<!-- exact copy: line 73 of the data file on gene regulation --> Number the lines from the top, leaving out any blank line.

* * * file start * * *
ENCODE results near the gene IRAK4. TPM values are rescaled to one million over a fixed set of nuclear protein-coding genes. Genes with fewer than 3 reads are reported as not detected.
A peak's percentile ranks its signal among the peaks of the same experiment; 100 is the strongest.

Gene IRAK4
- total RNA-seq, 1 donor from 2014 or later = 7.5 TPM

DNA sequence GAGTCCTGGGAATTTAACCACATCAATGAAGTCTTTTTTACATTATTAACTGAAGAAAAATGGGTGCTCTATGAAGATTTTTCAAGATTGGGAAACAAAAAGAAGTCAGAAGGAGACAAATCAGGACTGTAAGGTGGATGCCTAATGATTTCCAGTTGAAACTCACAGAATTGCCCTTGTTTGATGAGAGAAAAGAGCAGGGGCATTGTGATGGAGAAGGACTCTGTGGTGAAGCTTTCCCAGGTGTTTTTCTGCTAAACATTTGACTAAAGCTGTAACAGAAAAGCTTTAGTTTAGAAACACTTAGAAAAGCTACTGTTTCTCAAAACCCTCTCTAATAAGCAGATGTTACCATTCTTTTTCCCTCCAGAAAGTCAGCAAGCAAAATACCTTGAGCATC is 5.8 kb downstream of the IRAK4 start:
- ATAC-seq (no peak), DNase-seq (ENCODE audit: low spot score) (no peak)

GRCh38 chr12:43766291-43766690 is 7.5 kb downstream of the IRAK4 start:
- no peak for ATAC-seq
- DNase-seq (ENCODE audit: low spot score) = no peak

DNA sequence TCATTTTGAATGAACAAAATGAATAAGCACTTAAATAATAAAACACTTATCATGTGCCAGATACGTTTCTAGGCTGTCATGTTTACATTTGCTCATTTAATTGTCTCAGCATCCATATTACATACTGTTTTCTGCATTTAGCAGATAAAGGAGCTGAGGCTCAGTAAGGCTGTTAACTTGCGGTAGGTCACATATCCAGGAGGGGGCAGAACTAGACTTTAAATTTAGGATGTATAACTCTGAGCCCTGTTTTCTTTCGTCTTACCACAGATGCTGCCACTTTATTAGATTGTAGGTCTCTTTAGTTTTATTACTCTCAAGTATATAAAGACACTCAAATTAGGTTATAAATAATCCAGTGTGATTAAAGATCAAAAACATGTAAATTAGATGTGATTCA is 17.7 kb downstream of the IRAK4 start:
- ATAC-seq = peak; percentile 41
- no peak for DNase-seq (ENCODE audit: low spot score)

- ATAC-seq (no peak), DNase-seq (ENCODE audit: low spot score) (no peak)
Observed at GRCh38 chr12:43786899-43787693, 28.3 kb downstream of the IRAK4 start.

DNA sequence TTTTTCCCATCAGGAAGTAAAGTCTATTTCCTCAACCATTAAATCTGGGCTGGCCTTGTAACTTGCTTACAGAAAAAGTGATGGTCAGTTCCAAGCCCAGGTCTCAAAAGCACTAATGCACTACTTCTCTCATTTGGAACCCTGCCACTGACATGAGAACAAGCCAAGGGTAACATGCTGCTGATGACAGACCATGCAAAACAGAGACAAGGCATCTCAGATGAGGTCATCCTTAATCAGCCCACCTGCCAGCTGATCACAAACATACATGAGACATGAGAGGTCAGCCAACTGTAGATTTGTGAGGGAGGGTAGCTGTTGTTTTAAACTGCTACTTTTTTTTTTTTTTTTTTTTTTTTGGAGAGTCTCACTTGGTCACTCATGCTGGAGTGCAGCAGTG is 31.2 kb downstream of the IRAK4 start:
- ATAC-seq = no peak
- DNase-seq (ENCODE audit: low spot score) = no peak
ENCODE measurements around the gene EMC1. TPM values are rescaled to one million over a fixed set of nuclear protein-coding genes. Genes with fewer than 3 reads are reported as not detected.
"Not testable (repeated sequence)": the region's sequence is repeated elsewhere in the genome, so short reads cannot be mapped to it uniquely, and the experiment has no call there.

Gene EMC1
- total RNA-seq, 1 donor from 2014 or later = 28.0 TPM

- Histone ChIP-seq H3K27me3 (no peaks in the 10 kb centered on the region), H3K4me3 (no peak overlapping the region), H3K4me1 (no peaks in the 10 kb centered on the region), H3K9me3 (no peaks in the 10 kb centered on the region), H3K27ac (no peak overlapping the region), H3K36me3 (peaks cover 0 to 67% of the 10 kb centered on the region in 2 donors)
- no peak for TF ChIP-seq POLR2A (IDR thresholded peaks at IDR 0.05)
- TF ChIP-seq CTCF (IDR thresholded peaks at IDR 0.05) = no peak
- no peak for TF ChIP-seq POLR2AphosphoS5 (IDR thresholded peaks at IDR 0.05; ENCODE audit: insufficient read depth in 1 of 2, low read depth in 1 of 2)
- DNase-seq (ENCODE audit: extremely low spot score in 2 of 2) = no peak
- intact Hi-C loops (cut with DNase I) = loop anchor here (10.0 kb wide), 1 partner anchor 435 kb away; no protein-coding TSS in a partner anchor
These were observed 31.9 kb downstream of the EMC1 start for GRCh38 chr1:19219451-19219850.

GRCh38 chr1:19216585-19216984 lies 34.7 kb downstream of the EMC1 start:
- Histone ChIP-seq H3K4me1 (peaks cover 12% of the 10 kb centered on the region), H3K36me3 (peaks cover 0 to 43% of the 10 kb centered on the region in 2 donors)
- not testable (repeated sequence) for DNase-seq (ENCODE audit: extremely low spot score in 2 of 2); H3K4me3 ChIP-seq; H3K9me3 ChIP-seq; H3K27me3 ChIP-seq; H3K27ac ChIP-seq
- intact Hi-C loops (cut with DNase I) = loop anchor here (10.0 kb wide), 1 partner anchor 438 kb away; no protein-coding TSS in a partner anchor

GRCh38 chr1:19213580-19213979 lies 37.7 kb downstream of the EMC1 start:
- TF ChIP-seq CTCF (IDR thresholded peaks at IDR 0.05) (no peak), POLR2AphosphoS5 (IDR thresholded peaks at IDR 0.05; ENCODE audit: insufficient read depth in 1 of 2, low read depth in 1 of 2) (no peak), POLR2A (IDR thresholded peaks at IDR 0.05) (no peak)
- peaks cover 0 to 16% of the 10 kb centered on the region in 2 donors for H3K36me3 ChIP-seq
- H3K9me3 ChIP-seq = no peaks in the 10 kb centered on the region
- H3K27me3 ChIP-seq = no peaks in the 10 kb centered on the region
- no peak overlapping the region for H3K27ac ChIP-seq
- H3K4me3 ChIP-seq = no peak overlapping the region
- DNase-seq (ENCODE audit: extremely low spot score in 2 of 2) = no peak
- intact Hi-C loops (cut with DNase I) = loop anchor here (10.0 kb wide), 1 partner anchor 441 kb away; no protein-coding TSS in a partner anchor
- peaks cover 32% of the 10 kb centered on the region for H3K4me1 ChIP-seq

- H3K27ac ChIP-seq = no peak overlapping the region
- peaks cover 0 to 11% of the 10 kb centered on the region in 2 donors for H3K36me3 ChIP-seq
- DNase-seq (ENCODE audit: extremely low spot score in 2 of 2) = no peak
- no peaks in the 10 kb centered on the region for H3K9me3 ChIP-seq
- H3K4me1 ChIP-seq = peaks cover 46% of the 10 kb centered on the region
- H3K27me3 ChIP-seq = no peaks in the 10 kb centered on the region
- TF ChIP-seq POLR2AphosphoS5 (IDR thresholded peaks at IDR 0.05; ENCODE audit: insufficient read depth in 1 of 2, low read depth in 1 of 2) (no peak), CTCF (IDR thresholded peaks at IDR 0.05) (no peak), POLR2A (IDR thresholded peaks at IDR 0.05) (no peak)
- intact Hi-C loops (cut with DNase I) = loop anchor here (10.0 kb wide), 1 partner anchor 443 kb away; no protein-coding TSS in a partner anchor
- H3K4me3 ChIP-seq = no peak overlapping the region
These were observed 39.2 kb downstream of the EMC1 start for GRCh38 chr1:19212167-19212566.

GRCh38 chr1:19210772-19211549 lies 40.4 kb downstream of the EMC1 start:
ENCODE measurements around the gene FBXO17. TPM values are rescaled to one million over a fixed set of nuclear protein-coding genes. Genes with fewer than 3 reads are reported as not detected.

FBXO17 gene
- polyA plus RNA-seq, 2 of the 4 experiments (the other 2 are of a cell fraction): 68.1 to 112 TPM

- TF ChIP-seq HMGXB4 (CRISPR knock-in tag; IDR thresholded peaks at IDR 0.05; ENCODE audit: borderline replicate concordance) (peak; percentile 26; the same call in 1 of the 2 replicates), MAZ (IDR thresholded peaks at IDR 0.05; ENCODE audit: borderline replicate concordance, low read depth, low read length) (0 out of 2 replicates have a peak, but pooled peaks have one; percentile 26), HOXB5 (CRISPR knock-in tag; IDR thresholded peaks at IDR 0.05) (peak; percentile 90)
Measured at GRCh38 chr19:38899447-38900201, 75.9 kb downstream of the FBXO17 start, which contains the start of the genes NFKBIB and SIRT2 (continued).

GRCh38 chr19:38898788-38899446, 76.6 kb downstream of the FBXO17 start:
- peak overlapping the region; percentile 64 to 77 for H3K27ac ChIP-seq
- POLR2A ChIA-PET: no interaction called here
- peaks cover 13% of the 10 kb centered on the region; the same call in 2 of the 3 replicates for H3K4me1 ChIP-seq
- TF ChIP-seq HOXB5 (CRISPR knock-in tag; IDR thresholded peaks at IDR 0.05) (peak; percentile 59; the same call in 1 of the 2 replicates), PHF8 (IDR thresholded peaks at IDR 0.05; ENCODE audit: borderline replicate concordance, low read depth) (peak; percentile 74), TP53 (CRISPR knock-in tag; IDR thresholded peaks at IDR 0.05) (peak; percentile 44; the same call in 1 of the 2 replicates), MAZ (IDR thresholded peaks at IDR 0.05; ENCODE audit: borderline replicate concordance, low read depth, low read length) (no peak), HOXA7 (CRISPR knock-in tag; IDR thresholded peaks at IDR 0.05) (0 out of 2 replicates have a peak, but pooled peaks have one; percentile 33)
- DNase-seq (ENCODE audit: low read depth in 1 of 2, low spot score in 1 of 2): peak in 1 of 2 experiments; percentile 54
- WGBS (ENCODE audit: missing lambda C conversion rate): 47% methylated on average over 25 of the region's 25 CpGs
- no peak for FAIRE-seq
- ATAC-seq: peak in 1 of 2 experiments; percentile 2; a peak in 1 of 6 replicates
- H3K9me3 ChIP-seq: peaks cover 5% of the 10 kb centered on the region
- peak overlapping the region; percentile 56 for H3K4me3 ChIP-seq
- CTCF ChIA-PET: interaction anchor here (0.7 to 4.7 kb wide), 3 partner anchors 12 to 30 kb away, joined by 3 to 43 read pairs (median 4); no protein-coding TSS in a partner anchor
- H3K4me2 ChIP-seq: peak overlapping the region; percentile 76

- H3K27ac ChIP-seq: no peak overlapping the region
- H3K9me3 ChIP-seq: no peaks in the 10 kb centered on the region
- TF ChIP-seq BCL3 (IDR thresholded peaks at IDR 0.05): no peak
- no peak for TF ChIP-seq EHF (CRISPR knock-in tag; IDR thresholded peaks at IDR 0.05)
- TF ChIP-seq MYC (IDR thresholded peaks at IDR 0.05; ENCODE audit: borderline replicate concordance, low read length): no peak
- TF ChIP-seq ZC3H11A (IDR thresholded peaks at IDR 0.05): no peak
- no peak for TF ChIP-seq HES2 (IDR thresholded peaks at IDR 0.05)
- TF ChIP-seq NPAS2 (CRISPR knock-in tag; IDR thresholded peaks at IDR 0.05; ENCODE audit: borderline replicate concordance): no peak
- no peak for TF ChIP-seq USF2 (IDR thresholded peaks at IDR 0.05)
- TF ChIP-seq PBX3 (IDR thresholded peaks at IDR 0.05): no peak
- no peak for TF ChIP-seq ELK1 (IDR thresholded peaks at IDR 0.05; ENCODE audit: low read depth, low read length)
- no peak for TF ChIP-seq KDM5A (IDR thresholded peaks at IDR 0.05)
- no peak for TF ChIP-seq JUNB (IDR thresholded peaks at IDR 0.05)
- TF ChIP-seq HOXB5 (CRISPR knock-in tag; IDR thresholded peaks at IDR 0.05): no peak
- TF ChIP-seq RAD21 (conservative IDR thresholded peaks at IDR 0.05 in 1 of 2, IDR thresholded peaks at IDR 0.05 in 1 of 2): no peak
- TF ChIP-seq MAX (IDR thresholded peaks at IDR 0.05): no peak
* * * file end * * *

- H3K9me3 ChIP-seq: no peaks in the 10 kb centered on the region